Russell’s Williams gave a presentation at the firm’s 2010 annual investment summit last month, where she used an extended analogy between wine tasting and after-tax investing. One of the after-tax investing approaches ‘tasted’ at these presentations was the custodians’ offering, referred to as ‘propagation’. With propagation, tax parcel selection is done at the widest possible level, across different accounts within a super fund’s portfolio, to choose tax parcels with the lowest taxable gains on trades. The custodian nets off all the fund’s trades at the end of the period, so that those which may have attracted more tax are offset by those which would have paid less. Russell was also a pioneer of emulation services, whereby a fund appoints a “master manager” to trade more efficiently on its managers’ daily buy and sell decisions. Williams says that Russell’s emulation strategy has, since inception, demonstrated some innate tax efficiencies, including producing only half the turnover of a standard multi-manager strategy. However Williams offers a cautionary note for super funds. As with ‘good’ and ‘bad’ wine, the after-tax investing process needs to be put into context with a budget, the sophistication of the tasters and whether it is a match with the food. That is, the budget and resources of the fund, the sophistication of its management and whether the process is a good match with the portfolio structure and reporting framework.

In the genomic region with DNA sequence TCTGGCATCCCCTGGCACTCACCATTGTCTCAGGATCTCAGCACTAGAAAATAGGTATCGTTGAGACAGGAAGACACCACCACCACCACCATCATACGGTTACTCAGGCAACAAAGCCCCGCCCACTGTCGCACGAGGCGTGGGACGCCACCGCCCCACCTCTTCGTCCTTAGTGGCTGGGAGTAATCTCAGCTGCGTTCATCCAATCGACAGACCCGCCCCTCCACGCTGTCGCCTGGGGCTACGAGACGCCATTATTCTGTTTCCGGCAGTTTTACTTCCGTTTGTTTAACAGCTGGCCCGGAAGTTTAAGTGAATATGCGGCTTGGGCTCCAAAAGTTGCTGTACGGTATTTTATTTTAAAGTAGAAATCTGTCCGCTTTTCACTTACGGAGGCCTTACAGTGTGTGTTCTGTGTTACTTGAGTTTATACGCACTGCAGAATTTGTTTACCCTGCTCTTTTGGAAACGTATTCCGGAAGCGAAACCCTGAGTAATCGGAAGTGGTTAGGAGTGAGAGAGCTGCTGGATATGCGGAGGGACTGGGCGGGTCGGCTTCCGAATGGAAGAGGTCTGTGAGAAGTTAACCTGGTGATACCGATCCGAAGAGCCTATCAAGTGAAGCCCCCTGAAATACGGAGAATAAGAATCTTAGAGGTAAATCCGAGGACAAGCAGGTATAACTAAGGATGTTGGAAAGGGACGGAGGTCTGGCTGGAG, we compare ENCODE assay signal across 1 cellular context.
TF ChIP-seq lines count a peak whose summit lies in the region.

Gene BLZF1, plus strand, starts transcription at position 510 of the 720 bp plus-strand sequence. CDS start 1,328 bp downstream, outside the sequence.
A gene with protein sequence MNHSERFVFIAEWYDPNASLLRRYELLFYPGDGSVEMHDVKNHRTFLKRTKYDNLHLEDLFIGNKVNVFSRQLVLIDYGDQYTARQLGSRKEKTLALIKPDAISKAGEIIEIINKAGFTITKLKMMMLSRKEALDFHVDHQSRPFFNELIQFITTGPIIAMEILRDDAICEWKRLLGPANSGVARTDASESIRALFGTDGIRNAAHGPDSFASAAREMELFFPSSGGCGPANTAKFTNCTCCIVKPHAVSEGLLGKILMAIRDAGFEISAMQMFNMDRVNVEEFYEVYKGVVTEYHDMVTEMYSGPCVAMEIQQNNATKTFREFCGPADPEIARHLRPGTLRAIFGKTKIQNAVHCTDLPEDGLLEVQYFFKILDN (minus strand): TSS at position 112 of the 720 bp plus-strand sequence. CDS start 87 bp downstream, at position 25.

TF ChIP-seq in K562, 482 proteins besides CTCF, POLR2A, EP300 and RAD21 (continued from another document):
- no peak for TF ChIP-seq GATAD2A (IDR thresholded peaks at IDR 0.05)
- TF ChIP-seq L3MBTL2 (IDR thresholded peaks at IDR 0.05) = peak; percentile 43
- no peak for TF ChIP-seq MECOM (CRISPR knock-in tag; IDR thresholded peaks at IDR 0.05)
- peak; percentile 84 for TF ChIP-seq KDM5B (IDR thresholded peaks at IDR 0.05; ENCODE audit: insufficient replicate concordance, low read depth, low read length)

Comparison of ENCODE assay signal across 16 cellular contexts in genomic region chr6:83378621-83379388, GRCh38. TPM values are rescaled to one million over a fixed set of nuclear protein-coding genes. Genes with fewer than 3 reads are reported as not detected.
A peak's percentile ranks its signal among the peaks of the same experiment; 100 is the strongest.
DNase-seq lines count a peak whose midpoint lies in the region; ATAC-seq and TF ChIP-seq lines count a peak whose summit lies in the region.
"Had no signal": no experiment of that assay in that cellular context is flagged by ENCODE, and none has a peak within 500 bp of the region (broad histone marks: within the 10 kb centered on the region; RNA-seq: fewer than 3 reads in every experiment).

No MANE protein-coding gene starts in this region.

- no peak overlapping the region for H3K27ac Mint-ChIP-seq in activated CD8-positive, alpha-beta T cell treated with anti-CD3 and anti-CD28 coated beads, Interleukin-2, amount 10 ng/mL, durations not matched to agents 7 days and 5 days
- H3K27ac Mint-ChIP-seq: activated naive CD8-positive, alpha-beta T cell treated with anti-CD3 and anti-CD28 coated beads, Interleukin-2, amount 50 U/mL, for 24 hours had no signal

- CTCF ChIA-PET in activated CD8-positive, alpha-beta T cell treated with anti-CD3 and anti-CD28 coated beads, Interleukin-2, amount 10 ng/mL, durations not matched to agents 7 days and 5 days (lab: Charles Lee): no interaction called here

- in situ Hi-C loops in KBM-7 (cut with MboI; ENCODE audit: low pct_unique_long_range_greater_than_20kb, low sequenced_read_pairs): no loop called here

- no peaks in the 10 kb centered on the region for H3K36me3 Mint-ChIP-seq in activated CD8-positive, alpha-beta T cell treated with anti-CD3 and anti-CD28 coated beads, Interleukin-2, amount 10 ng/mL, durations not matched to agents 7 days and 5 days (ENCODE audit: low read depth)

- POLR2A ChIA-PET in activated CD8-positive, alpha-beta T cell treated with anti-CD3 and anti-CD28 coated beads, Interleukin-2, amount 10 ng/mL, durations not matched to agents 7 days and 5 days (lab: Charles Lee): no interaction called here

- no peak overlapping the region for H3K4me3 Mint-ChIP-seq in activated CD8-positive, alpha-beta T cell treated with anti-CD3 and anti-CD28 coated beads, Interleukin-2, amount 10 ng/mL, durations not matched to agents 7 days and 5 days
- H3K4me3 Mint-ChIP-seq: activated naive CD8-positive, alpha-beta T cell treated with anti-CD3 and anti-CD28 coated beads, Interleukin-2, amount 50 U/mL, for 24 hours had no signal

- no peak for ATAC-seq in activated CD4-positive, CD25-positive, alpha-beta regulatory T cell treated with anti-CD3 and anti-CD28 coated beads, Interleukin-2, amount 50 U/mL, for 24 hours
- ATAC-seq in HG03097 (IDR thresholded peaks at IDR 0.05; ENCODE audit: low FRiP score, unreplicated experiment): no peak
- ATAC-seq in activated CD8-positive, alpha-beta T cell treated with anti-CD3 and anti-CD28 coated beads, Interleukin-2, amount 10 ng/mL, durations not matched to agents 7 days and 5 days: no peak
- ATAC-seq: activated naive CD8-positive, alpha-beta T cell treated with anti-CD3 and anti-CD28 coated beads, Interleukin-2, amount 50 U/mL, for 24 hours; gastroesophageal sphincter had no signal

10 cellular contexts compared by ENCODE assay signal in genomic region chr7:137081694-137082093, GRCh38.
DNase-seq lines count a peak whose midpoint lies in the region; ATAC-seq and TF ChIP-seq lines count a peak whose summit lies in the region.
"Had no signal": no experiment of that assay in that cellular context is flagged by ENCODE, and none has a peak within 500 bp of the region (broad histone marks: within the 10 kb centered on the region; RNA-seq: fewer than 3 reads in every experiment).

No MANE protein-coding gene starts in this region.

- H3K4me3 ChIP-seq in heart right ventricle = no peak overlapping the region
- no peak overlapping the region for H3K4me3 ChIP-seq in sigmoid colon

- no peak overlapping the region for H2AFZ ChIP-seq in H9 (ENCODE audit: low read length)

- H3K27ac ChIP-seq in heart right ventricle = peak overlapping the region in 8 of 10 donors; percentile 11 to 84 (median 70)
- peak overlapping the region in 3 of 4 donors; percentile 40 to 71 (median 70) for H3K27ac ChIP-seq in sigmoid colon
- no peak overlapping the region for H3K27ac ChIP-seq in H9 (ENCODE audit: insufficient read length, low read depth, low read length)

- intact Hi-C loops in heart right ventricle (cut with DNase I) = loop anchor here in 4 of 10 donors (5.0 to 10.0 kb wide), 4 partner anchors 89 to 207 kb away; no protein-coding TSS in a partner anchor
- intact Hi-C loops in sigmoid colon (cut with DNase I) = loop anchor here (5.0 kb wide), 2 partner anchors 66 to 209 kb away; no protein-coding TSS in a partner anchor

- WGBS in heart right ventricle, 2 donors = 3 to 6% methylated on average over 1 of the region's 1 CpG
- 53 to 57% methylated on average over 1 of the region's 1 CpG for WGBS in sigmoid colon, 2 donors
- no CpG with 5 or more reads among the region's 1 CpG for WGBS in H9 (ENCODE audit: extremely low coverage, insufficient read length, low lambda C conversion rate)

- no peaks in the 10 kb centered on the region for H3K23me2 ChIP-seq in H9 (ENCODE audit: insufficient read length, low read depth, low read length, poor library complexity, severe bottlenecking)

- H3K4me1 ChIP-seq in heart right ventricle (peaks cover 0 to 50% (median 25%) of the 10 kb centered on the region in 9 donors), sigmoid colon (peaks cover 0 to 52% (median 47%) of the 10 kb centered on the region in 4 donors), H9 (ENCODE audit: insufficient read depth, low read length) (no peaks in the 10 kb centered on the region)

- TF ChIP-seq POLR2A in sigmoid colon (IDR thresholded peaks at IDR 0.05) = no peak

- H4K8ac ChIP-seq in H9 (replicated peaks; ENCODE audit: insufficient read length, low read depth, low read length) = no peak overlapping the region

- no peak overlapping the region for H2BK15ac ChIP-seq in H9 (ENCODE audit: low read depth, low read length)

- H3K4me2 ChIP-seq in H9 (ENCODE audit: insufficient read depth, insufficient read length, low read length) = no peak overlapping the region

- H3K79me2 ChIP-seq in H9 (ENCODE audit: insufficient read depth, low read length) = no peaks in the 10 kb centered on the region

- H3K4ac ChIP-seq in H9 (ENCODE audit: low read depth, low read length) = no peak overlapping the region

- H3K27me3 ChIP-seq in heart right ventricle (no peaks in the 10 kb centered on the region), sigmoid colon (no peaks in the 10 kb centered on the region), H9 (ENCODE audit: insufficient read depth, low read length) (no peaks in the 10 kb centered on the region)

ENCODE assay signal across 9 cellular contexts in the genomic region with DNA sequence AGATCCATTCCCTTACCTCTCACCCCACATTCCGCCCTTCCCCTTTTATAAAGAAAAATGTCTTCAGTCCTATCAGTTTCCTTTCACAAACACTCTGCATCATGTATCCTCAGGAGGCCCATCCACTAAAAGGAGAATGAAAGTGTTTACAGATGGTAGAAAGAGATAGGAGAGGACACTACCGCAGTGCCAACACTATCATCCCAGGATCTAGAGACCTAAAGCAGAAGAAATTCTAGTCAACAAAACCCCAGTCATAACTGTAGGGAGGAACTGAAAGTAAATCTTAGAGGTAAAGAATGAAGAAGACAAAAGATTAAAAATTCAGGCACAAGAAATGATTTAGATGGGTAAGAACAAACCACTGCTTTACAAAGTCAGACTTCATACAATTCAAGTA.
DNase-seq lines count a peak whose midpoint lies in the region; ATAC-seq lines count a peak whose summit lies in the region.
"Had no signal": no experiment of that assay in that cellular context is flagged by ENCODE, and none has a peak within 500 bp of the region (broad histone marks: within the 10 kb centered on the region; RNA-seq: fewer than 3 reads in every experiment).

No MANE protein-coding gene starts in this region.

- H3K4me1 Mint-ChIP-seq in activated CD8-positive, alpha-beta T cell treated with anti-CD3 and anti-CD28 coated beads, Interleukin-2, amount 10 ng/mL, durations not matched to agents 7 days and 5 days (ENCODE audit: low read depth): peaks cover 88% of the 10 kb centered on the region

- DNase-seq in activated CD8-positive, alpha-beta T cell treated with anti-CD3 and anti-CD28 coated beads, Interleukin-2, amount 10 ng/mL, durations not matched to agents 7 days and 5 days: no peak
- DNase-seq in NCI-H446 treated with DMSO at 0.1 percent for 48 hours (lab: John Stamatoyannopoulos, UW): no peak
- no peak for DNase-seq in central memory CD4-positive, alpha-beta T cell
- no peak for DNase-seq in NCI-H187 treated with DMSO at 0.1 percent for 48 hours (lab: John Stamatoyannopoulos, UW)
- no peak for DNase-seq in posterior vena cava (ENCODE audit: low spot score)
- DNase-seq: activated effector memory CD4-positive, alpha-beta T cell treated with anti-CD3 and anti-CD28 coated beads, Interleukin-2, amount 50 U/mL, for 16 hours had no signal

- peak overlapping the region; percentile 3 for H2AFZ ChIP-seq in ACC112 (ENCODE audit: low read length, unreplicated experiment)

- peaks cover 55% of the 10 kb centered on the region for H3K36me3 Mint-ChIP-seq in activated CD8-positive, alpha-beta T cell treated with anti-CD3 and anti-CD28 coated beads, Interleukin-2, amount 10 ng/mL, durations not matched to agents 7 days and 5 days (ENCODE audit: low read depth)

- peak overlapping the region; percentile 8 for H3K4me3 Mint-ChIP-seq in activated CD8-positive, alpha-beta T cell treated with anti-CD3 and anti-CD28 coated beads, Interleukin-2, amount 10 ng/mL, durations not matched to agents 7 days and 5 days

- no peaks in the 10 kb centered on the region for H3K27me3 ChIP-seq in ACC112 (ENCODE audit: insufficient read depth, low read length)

Just as open banking is expected to be a game changer for Australian lenders, KPMG said the new “open super” platform could revolutionise the country’s pension industry.
Sarah JonesOctober 16, 2019